You're probably used to ignoring all those overpriced New Age-y therapies and miracle cures Gwyneth Paltrow's website Goop tends to promote. Remember that time when it suggested inserting jade eggs into the vagina to "increase chi?" No? Well, you can't make this stuff up. One of its latest recommendations, wearable stickers by a company called "Body Vibes," is pretty hard to turn a blind eye to, though, because its creators claimed that it uses NASA technology. Goop wrote that the body stickers are capable of rebalancing "the energy frequency in our bodies," since they're made of the "same conductive carbon material NASA uses to line spacesuits" to "monitor an astronaut's vitals during wear." Except, as a NASA rep told Gizmodo, that's not true -- at all.
Here's the meat of Goop's writeup for your reading pleasure:
"Human bodies operate at an ideal energetic frequency, but everyday stresses and anxiety can throw off our internal balance, depleting our energy reserves and weakening our immune systems. Body Vibes stickers (made with the same conductive carbon material NASA uses to line space suits so they can monitor an astronaut's vitals during wear) come pre-programmed to an ideal frequency, allowing them to target imbalances."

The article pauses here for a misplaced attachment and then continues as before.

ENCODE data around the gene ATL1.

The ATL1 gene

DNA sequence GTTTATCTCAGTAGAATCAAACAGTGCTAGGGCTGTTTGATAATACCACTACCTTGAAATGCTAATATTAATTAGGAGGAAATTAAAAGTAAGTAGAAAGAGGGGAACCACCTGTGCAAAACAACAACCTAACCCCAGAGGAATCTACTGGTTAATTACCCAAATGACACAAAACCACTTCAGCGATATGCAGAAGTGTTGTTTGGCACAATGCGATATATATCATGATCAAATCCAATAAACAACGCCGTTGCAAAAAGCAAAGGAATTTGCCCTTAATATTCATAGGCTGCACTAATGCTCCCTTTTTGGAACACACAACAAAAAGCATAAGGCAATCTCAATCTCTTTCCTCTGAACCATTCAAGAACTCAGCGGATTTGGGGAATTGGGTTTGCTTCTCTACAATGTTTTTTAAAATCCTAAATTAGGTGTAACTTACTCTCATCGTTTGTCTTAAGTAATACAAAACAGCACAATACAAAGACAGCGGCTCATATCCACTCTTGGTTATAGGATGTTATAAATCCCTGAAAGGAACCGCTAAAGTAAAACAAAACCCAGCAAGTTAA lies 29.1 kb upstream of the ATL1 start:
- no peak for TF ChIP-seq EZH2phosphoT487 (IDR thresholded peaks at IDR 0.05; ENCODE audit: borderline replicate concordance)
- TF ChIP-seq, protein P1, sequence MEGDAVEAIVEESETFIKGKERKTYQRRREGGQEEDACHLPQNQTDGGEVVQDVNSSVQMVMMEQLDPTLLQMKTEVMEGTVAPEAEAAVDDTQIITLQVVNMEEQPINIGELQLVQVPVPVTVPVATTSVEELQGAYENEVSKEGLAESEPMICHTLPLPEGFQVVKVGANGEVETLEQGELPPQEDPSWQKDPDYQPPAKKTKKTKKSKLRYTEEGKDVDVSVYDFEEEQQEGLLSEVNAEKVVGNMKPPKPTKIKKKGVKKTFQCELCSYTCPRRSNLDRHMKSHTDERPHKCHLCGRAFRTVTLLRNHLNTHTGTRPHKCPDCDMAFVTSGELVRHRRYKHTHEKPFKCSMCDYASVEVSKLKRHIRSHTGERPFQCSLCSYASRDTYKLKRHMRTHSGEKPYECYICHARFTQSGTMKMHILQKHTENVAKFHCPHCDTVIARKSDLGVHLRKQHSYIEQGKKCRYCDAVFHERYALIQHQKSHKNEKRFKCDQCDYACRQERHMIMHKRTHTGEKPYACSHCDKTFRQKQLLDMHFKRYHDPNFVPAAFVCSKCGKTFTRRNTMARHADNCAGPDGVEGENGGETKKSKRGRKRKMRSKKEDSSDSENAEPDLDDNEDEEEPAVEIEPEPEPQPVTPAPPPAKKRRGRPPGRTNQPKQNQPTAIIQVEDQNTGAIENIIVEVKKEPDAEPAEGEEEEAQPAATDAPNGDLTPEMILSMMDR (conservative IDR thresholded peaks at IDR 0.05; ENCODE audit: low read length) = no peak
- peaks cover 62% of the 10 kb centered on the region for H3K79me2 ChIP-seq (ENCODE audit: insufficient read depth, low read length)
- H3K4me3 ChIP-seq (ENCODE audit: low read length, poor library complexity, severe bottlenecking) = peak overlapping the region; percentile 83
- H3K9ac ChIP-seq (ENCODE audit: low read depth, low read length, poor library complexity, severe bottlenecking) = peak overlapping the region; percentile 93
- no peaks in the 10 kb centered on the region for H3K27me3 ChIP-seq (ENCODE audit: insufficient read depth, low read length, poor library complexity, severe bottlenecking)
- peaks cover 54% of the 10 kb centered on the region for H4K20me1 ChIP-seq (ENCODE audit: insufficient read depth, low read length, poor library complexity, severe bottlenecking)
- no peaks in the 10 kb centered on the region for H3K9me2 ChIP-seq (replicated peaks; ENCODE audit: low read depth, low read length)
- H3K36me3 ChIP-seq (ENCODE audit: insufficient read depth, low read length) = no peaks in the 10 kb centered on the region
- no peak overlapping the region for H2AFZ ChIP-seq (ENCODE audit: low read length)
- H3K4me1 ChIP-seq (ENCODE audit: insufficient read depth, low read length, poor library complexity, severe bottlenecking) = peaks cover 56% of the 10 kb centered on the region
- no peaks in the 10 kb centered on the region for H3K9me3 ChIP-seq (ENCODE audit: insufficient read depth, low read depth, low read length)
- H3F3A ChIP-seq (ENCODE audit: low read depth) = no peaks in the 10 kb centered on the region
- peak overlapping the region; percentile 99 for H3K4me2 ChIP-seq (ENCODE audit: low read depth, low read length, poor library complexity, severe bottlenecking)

Spacesuits have complex structures and are made of several layers of various materials like nylon, spandex, Kevlar and a number of other synthetic fabrics. They do not, however, use any conductive carbon material lining to monitor an astronaut's vitals or any other purpose, the spokesperson said. Former NASA human research division chief Mark Shelhamer backed what the agency's rep said and added that the product is "a load of BS." The ex-NASA scientist didn't pull any punches: "not only is the whole premise like snake oil," he said, "the logic doesn't even hold up."
Despite the criticism, Body Vibes wouldn't explain the research and development behind the product, as it's apparently confidential. The company at least apologized for the "communication error," though it insisted that the stickers, which will set you back $120 for a pack of 24 (of course), work as advertised:
"We apologize to NASA, Goop, our customers and our fans for this communication error. We never intended to mislead anyone. We have learned that our engineer was misinformed by a distributor about the material in question, which was purchased for its unique specifications. We regret not doing our due diligence before including the distributor's information in the story of our product. However, the origins of the material do not anyway impact the efficacy of our product. Body Vibes remains committed to offering a holistic lifestyle tool and we stand by the quality and effectiveness of our product."
I guess the lesson here is, you can sell products with the most outrageous promises, but you can't drop NASA's name and expect to get away unscathed.